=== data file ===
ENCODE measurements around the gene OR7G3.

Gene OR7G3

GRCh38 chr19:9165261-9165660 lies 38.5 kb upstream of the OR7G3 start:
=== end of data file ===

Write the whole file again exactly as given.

ENCODE measurements around the gene OR7G3.

Gene OR7G3

GRCh38 chr19:9165261-9165660 lies 38.5 kb upstream of the OR7G3 start: